Unquestionably Charles' most iconic addition to the new Regal was an all-new portico entrance on Sauchiehall Street. Situated off-centre with shop units on either side, the impressive new façade became an icon of Glasgow city centre. The glorious appearance was highlighted by an elegant canopy over the street that originally featured planters on the top. Through the entrance and the small foyer had payboxes on each side, with the main foyer and luxurious restaurant above, accessed by two twin grand staircases and lifts. The restaurant was created in the space formerly used as the Waldorf's dance hall, with sweeping views along Sauchiehall Street.

The Regal Cinema in 1930.


The new 'super cinema' also received an auditorium worthy of the name, with the final capacity becoming an impressive 2,359 in stalls and circle. The interior decoration of the Regal was wondrously grand, with the side walls featuring painted Greco-Roman pillars with exotic autumnal scenes in-between. The rest of the auditorium echoed this autumnal theme with warm colours throughout, including glorious golden Art Deco grilles in the proscenium arch and a curved balcony that featured two elegant side boxes at each end.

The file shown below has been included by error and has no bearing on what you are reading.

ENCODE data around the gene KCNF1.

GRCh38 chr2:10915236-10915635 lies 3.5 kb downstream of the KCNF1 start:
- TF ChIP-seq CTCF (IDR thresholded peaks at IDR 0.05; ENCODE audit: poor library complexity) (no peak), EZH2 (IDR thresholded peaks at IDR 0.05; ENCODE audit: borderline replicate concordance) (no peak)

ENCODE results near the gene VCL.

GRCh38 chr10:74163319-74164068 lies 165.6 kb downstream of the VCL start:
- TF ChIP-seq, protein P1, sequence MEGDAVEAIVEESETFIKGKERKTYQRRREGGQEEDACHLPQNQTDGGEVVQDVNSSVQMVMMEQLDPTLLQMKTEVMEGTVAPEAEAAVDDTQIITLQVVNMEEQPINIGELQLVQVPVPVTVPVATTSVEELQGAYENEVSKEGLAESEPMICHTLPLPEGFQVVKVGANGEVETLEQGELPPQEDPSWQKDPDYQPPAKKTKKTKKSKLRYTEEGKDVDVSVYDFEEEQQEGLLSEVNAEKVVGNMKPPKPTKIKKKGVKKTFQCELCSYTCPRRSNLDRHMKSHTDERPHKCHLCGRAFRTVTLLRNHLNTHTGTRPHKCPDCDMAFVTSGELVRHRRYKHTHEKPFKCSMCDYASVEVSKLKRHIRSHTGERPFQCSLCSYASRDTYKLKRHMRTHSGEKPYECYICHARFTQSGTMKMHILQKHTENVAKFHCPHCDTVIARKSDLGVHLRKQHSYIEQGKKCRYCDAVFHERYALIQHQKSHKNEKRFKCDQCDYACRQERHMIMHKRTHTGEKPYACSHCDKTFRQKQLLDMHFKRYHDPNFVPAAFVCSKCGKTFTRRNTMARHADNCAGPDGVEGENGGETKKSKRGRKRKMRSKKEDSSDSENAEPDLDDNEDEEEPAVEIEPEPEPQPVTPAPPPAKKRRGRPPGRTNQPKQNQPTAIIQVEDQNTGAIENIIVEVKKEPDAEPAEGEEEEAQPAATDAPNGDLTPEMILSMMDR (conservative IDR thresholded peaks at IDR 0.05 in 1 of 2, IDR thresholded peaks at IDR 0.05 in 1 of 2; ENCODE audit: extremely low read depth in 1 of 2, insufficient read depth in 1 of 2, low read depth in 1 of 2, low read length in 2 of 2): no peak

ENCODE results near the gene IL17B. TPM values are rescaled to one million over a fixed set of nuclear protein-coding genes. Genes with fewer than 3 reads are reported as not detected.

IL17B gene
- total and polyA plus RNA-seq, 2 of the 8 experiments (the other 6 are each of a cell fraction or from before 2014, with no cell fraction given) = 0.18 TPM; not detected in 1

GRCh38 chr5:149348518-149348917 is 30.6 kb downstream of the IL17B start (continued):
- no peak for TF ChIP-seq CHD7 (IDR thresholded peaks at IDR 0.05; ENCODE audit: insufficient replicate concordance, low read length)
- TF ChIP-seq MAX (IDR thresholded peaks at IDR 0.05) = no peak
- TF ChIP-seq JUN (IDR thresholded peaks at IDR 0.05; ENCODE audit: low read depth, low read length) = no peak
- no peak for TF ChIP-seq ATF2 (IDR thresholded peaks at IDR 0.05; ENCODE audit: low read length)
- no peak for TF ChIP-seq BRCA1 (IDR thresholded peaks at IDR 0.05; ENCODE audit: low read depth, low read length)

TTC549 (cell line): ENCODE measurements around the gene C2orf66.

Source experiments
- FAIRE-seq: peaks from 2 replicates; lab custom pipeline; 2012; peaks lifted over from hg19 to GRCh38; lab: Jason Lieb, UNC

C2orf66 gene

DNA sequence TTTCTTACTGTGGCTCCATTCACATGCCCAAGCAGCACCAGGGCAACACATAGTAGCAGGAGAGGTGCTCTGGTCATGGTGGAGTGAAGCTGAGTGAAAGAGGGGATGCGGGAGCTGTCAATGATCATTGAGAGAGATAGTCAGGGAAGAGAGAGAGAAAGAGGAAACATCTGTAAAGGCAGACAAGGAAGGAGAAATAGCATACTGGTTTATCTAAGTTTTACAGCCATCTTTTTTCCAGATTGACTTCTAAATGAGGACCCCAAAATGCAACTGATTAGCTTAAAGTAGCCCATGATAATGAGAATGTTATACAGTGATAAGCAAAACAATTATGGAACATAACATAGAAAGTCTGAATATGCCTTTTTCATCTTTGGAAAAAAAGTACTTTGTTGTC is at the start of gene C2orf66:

Original auditorium design of the Regal Cinema upon opening in 1929.


As befitting of the finest cinemas of the era, the Regal also boasted a 3/12 Rank Compton organ, shown in the photograph below with organist Gerald Shaw. Once the Regal reached 1955 the auditorium design was simplified. The gorgeous Art Deco styling remained, yet with the autumnal scenes of the side-walls were covered up in favour of a new colour scheme of pink, turquoise and silver with the proscenium still shining in gold, and now framing an all-new wide-screen installed at the same time.